August 1, 2003
This is a serious, scholarly analysis of geopolitics and foreign policy, complete with over 500 footnotes.
The subtitle of this book is “Small Wars and the Rise of American Power”. Actually, the subtitle should have been “A History of the United States Marine Corps”. Boot is a senior editorial writer for the Wall St. Journal and a member of the Council on Foreign Relations and reviewers of his book include the pillars of the American foreign policy establishment – Brzezinski, Holbrooke, Brinkley, etc. This is a serious, scholarly analysis of geopolitics and foreign policy, complete with over 500 footnotes.
Do not be deceived. This is a lively and provocative read. Boot begins by quoting the US Marine Corps Small Wars Manual of 1940; near the end of the book, after tracing two hundred years of history, Boot returns to the Small Wars Manual. Over the intervening two centuries and dozens of small wars, among presidents and pashas, we meet many of the Corps’ colorful personalities – O’Bannon, Walker, Butler, LeJeune, Beadle, Puller, Krulak (the Elder), Walt, etc.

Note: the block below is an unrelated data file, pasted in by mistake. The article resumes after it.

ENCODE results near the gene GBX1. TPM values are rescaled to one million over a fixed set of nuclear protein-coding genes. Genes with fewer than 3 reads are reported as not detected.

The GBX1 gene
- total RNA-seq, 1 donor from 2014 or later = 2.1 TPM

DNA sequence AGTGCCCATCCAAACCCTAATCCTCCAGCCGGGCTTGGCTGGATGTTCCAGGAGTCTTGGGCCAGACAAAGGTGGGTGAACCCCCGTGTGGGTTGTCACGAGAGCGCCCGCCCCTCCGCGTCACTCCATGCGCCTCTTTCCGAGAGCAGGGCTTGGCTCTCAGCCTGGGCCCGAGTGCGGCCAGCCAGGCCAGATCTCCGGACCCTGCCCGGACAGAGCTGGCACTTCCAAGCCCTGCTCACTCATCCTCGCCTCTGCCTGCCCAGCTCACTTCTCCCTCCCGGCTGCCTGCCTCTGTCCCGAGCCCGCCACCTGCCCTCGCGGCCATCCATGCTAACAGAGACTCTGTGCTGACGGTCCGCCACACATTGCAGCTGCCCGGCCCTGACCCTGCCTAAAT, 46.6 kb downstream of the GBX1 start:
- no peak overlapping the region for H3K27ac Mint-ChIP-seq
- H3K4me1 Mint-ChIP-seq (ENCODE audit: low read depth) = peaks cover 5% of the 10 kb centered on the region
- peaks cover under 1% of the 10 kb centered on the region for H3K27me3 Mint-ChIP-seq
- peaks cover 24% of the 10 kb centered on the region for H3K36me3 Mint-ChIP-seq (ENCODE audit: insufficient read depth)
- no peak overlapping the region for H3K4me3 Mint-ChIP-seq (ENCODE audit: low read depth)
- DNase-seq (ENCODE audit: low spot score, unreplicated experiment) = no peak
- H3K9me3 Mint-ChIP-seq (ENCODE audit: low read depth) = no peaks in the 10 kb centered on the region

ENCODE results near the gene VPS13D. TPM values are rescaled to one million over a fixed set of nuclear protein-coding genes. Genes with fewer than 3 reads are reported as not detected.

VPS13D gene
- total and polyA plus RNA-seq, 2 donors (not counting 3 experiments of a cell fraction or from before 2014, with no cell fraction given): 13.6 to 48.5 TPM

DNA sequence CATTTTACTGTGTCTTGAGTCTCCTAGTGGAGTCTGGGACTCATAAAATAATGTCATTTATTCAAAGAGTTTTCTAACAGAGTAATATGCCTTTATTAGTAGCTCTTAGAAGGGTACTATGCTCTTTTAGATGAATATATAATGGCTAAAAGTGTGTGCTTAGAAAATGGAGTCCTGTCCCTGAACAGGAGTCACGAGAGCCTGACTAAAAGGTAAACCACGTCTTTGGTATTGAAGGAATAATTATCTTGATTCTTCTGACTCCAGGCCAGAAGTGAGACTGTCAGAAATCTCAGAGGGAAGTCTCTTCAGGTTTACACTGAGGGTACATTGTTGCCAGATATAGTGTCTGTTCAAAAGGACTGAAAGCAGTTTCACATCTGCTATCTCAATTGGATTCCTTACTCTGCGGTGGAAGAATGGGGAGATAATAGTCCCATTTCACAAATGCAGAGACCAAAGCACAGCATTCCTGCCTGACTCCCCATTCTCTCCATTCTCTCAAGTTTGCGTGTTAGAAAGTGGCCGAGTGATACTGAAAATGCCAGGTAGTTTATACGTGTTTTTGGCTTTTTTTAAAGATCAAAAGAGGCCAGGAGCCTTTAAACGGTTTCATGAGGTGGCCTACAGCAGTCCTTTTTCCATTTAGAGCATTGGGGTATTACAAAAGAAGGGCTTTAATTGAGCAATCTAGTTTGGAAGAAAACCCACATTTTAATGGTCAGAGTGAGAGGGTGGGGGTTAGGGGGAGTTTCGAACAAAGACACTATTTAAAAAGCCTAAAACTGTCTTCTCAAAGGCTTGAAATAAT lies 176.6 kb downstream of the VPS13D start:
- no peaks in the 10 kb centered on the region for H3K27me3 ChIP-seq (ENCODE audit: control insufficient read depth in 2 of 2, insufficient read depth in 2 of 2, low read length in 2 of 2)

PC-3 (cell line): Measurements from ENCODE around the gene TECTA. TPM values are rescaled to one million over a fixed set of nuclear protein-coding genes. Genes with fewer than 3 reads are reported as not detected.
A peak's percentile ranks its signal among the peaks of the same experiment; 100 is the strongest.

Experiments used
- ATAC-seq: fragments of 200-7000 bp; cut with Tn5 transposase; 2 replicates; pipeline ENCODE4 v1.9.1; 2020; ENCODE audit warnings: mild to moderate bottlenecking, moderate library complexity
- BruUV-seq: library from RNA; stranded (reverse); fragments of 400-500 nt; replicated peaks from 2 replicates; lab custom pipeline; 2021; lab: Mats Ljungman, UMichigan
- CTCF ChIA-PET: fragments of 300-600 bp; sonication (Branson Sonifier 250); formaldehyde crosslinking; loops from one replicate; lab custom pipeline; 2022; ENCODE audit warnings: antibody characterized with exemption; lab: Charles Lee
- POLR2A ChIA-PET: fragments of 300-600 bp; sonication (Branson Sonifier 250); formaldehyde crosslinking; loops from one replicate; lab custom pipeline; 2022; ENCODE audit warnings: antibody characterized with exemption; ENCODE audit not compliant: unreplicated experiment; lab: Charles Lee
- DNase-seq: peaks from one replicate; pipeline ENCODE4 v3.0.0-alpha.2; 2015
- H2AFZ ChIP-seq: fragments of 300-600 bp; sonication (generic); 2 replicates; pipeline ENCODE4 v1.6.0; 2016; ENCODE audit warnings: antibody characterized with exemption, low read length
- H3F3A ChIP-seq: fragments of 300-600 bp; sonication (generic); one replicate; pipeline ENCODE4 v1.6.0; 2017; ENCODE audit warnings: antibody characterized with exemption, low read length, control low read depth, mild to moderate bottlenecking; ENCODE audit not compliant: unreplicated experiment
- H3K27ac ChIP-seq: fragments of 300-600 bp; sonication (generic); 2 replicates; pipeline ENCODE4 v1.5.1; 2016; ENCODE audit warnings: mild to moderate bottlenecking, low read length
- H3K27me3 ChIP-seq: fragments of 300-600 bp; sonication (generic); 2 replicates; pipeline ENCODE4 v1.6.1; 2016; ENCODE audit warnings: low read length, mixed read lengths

What is fresh and different is the context in which they are introduced. Boot is tracing a history of America’s use of power and along the way he, almost accidentally, is writing a history of the Corps from a different perspective. One comes to realize that much of the uniqueness of the Marines, and especially of their independence and willingness to take action, sprang from the logistics of movement. For most of our history, ships were the only means of reaching distant shores and, once there, the officer in charge was on his own, reporting to and hearing from Washington months after he took action.